On the strict side, organic gardeners believe a plant should not receive any type of nutrient beyond what is native to the local area. A more liberal approach allows treating the soil, feeding the foliage, and introducing treatments that control temperature and light availability.

Regardless of approach, the organic gardener knows his local soil, plants and animals by getting close to the environment. He also needs to be inquisitive, practical, and attentive to detail. In his highest ideals, he cherishes the health and well being of his family, community and world.

Why Go Organic?
People give five main reasons to choose organic gardening.

Better Tasting, Healthier Food: The best, most nutritious food is picked ripe and eaten fresh near where it grew in healthy soil.

Safety: Organic methods reduce human exposure to potentially harmful chemicals, especially for infants and children. The increasing demand for organically grown produce shows people have a strong desire for healthy, safe food.

Peace of Mind: You can be confident the food you grow is free of chemical residues and other pollutants from commercial farming. Also, organic methods do not lead to lower yields nor lower quality. With organics you may well increase both.

Repairing the Earth: Organic methods cultivate the soil and modify it, leaving it better, more fertile than you found it. Organic gardening counters global warming by working organic materials back into the soil until microorganisms use it as an energy source. The energy then passes in diverse compounds for actively growing plants to use. When animals and humans consume these plants, carbon dioxide is sequestered that would otherwise release into the atmosphere. Even your small backyard garden makes a difference at the global level.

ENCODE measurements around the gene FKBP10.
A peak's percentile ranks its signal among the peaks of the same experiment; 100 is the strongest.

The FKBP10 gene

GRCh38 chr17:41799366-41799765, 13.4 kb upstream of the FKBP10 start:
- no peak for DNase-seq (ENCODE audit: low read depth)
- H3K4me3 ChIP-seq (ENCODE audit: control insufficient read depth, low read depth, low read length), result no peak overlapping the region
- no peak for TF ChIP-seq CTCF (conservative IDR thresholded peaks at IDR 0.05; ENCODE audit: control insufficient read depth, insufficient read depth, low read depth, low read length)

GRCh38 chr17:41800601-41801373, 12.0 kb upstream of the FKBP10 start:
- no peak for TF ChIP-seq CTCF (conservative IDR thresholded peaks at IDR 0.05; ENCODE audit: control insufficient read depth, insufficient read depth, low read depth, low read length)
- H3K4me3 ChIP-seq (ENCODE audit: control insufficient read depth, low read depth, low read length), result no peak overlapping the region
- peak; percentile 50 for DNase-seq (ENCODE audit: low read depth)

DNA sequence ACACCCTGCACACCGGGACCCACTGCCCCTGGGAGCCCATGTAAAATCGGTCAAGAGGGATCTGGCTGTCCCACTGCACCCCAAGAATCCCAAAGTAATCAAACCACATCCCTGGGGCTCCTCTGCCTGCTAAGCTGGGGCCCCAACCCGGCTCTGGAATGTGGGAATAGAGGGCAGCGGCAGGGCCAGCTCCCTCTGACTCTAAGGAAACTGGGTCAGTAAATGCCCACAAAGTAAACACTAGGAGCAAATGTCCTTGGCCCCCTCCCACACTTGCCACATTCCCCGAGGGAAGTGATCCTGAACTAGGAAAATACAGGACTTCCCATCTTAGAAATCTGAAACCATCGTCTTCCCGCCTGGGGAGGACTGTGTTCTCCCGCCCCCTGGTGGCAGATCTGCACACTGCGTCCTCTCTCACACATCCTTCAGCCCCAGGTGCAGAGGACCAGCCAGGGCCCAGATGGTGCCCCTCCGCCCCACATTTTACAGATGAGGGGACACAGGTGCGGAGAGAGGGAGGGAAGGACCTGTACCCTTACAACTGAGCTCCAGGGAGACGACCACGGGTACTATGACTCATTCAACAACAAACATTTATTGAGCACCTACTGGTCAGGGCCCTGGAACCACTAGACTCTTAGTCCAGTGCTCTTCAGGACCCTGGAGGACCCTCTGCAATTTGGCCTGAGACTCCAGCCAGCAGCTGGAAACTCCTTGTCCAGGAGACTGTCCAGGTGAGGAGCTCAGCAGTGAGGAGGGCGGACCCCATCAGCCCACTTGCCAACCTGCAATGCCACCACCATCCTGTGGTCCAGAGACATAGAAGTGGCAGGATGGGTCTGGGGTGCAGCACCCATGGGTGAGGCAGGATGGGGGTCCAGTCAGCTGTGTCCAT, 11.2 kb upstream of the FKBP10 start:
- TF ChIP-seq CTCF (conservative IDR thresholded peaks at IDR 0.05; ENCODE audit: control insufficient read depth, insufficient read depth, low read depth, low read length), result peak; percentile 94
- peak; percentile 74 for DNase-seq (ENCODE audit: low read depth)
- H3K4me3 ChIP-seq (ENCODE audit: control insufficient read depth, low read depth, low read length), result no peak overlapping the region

Harmony with Nature: Sound organic methods safely mimic the life processes of the natural world, support habitat for wildlife and keep a balanced ecosystem.

The Organic Way to Control Pests and Disease
Healthy plants naturally resist pest and diseases in two ways. First, the thicker a plant cell wall, the more it resists infection and insect attack. Second, a weak and susceptible plant transmits an electro-magnetic signal in a frequency range that destructive insects can detect, calling them to come and eat it. Healthy plants do not invite pests so easily.

Do not strive for perfection. Plants do not naturally grow to the beauty standards of perfection (no spots, smooth complexion) you see in a supermarket produce section. You can still have high yields and eat nutritious, healthy produce without pursuing the impossible goal of exterminating all pests, diseases and weeds. You cannot conquer Nature. Instead, live in harmony with it. As an organic gardener, you can manage disease and pest problems in a way that is non-toxic, sustainable and gratifying.

Organically acceptable control methods have three characteristics:

  • Derived from natural substances
  • Less toxic to humans than synthetic pesticides
  • Quickly break down to harmless substances